Time's up, Mr Vaizey

For months it has become increasingly obvious that Ed Vaizey is out of depth as the minister responsible for libraries—a suspicion that has now become a certainty. Called before the DCMS Select Committee last week, he flunked his big moment, failing to offer any coherent vision as to how to save libraries from death by a thousand cuts. The best he could come up with was a promise to meet with CILIP (Chartered Institute of Library and Information Professionals) and look at protecting staffing levels.

Vaizey is young, inexperienced and, although a good communicator, he has nothing to say. No vision, no plan, no urgency. He is ultimately in charge of enforcing the 1964 Act, under which local councils are obligated to provide a “comprehensive and efficient” library service. Last June he vowed he would not “shy away” from intervening, yet that is precisely what he has done. Between 400 and 600 libraries either have shut or will shut, and still Vaizey sits on his hands.

His Labour shadow Dan Jarvis woundingly describes Vaizey as the Dr Beeching of the libraries, which is a trifle unfair—at least Beeching got things done, however mistakenly. It is encouraging to see the Opposition finally engaging with the issue on a national level, but the unfortunate fact remains that Labour councils (in the shape of Brent and Lewisham) have been among the most enthusiastic cutters. Mr Jarvis should address his own mini-Beechings first.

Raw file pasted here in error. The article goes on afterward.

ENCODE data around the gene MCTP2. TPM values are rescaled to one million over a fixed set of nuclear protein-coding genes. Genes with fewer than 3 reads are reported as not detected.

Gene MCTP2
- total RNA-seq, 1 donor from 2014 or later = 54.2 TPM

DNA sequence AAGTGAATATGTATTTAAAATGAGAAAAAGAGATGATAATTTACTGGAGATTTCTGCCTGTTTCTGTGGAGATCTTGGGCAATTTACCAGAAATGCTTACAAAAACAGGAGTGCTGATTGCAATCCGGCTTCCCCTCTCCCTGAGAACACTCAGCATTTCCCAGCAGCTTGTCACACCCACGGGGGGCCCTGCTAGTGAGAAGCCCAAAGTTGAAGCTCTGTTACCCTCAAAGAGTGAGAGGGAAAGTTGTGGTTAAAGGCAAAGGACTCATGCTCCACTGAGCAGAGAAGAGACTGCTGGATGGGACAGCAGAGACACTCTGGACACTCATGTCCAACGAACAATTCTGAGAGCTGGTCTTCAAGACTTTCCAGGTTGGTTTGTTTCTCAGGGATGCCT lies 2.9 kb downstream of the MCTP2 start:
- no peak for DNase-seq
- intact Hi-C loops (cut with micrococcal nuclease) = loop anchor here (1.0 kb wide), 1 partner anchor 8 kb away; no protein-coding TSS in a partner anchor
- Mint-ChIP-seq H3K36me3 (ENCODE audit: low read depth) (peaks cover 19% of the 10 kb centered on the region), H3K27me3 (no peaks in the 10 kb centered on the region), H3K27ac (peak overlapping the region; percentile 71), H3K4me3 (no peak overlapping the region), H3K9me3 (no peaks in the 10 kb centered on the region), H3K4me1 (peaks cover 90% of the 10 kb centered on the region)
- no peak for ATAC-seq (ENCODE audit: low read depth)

Nor have the Lib Dems—instinctively the most pro-library party of all—covered themselves in glory. As coalition partners they have allowed the Conservatives to implement an anti-library agenda without any dissent. Their parliamentary spokesman, Don Foster, has been notable by his absence.

The failure of the political class has been matched only by the energy of the local campaigners who have kept the issue alive. Every library is a showroom for books, where readers can discover genres and authors; a place where children can be enthused into the joy of reading; and a purchaser of new books from publishers—and every library lost is an act of incalculable cultural vandalism.

So what next? Vaizey needs to be consigned to the back benches and a more vigorous replacement brought in. Publishers need to resolve the e-book lending impasse. The Arts Council needs to lose its post-MLA library responsibilities, and a national supervisory body set up instead. Libraries are too important to be sidelined.